Summer Holidays by Berkeley – Part 1
As an international PR agency, we frequently discuss summer plans with our colleagues across the globe. Each country has its own unique traditions and events, with some escaping on extended breaks, while others continue business as usual due to their geographic location. We thought it’d be intriguing to compile these experiences in a global blog!
So, let’s kick this off with Germany
In contrast to our French neighbours or one of our personal favourite travel destinations, Italy, where the countries fall into a kind of Sleeping Beauty-esque slumber – at least in the non-tourist sectors – Germany divides the summer rather meticulously by federal state. In regular rotation, the summer holidays in the various states start earlier or later from June onwards – the only exceptions being Bavaria and Baden-Württemberg, which always bring up the rear at the end of July and have school holidays until mid-September.
So, the country does not sleep collectively, but takes turns to rest, distributing the holidays evenly over the warmer months. For us as an agency, this means we are always at the starting line (even if we may sometimes be in smaller numbers) to accompany the slightly dreamy events awake, to receive and give impulses and to prepare for the lush autumn.
Importantly, the office is kept well stocked with chilled drinks and we enjoy the balmy summer evenings – with perhaps one or two visits to the beer gardens together.
(By Berkeley Kommunikation Germany: Heike Hering-Haas)
Now, let’s head to the UK!
In the UK, the moment the rain takes a pause (and sometimes when it’s just a ‘light’ rain), barbecues emerge from storage. In my family, at least, barbecuing becomes our primary method of cooking throughout the summer. Alongside this, it’s essential to have at least one TV at home or in the office constantly streaming Wimbledon – a quintessential part of British summer tradition.
Another crucial element of the season is to locate an appealing beer garden where you can relish a cold pint of beer or cider, all while grumbling about the heat. That’s not exclusive to beer gardens either. If you’re sunbathing in a park or spending the day at the beach, anywhere outside really, it’s almost a cultural requirement to comment on the temperature and assert how different British heat is from the heat in other places.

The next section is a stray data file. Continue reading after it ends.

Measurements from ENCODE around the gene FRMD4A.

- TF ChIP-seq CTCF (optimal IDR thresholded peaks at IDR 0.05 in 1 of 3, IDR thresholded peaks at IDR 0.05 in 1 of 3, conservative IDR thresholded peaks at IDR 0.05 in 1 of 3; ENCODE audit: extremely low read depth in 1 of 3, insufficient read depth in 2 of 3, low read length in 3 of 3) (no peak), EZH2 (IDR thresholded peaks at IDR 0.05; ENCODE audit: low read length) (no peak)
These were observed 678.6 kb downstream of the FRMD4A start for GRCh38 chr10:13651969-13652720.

Summer also signifies the peak vacation season for many, particularly families with children. These families often have to carefully schedule their holidays to avoid penalties for taking their kids out of school too early or late. The most popular destinations typically include Spain, France, or even a domestic staycation in the charming locales of Cornwall and Devon – where we can engage in a couple of different debates about scones.
(By Berkeley Communications Great Britain: Reece Dyer)
And what about the French?
In France, the long summer holidays are a tradition that’s not about to disappear any time soon. Schools close for two months in July and August, leaving parents juggling to find activities for their children – or ideally employing the services of the grandparents.
Every Saturday during these two months, traffic jams on the motorways hit record levels, with the majority of seasonal rentals starting on this day.
For businesses, there is a bit of a crossover between those who take three weeks (the average length for our summer holiday, taken out of five weeks of annual leave) in July and those who take it in August. This means you can expect a lot of difficulty trying to get hold of an employee during the summer, either in July or August, as they’ll probably be on holiday.
It’s fair to say that, apart from tourism, France’s economy slows down in the summer. Similarly, the construction industry traditionally comes to a complete standstill in August, with many of its migrants returning to their countries of origin that month.